In the next three to four weeks, Anchor House Family Assistance Center in Seymour plans to open its doors and welcome clients to a whole new food pantry experience.
The building at 250 S. Vine St., which used to house homeless families and serve as a community food pantry, is undergoing a complete remodel to better serve the hungry.
Workers from Skaggs Builders in Seymour have torn out interior walls to open up what once was residential living space. Plenty of shelving and storage are being added to increase the pantry’s supply and capabilities.
“It’s a 300 percent increase in space from what we have now,” said longtime Anchor House executive director Deb Bedwell.
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Anchor House residents moved into the remodeled apartments just north of the old building last fall, making the shelter and pantry completely separate from each other for the first time.
The two apartment buildings, which were nearly uninhabitable, now house seven families. That project was completed last fall and was funded mainly through a grant from the Cummins Foundation.
The total cost to purchase, renovate and furnish the apartments was estimated at around $500,000.
Bedwell said they are using leftover funds, around $30,000, as well as additional outside support and are applying for a construction loan to complete the pantry expansion.
With the additional square footage and new entrance, intake and waiting room, the pantry will be less crowded and chaotic, more organized and efficient and drastically cut people’s waiting times, Bedwell said.
Currently, people are waiting for more than 2½ hours or more on some days to get their food, she said.
“We can only get two or three families in at a time right now,” Bedwell said. “But in this space, we may be able to do six or even more than that, so there won’t be this huge, long wait.”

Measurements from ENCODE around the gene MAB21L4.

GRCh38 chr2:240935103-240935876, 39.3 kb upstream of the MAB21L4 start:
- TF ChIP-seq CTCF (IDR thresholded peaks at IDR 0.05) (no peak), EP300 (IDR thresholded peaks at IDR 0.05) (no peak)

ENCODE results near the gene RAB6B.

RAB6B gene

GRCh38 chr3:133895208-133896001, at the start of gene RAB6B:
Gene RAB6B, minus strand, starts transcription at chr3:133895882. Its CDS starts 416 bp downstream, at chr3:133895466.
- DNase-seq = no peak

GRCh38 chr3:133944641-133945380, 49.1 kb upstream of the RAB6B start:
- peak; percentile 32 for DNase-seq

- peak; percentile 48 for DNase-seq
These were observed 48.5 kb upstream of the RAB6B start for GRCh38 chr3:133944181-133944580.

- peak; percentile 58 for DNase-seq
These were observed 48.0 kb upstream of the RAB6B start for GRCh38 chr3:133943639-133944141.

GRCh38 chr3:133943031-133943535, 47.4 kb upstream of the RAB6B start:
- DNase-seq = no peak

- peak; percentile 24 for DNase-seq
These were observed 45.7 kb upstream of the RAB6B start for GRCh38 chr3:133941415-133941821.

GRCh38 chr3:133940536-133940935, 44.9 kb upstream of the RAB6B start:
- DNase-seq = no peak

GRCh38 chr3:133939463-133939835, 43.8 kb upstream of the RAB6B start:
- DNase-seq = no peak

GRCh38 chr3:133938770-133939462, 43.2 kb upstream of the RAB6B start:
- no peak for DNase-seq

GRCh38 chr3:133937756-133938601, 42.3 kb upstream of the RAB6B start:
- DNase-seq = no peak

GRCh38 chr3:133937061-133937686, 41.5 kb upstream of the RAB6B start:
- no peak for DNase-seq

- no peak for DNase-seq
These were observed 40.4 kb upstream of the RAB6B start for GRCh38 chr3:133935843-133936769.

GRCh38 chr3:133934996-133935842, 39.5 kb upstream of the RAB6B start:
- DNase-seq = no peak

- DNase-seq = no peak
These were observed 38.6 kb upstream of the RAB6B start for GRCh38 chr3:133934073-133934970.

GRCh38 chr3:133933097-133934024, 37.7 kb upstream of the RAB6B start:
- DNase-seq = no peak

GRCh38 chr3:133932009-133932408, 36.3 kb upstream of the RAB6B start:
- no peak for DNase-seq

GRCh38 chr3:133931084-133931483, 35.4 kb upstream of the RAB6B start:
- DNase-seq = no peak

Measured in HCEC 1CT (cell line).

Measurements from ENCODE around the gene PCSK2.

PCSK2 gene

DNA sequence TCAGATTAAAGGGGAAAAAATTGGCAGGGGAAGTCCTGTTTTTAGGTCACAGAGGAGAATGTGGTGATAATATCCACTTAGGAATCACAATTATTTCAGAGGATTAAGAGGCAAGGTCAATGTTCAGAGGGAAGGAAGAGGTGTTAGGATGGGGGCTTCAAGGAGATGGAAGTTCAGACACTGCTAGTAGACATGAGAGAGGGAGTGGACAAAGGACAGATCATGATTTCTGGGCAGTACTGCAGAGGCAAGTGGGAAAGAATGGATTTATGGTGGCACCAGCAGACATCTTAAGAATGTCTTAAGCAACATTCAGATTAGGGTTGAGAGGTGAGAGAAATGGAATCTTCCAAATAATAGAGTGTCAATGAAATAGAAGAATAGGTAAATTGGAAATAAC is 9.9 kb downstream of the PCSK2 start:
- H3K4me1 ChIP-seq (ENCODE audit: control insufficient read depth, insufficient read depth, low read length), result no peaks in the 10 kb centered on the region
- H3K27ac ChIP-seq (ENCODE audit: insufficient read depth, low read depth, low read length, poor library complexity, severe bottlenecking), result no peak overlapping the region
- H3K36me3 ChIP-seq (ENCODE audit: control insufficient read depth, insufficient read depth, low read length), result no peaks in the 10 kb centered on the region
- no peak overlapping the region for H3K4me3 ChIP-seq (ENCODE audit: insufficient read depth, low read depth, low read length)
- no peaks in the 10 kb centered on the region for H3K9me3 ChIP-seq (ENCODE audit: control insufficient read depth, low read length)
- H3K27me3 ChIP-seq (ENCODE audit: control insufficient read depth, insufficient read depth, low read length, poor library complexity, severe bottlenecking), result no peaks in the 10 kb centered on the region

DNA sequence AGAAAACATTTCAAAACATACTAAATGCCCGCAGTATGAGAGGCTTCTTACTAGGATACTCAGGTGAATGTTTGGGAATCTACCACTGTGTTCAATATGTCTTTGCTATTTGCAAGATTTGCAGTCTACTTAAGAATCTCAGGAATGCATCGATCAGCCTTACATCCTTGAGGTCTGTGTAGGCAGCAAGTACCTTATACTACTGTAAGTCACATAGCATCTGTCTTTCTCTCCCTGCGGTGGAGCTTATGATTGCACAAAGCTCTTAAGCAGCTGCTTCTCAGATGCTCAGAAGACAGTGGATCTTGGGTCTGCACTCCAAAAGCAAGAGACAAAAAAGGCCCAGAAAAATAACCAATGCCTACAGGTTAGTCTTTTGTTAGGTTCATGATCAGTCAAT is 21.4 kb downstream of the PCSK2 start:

Sometimes, there are 25 to 30 people waiting to get in on pantry days, she said.
The expansion also may allow the pantry to be open for more than two days a week and give clients more food than the current three-meal-a-day, three-day supply, she said.
“We’re hoping to go to a four-day supply or even a five-day supply,” she said. “But we are taking baby steps. We’ve got to see what this is like once we get everything in here and running to see what other improvements we could make.”
Clients will come through a door on the southeast side of the building and will pull off a ticket to give them a number designating where they are in line. There will be bench seating for people to comfortably wait their turn to shop, and all areas will be wheelchair accessible.
Instead of doing in-take paperwork for just one person at a time, volunteers and staff will be able to handle three or four people at once, speeding up the process, Bedwell said.
After getting signed in and waiting their turn, clients will then get a cart to begin shopping, choosing products they want until they reach their point limit. Each item has a designated point value.
There will be a new “meat department” with several freezers where clients will pick out which frozen meat products they want, along with areas for fresh fruits and vegetables donated by Walmart and local farmers. There also will be a table for other giveaway items that have been donated, including personal hygiene items, laundry detergent and other cleaning products.
Once done shopping, clients will bag their groceries at a checkout station donated by Walmart and will then exit the building.
Clients are given the opportunity to shop and choose their own items instead of being given pre-selected items they might not like.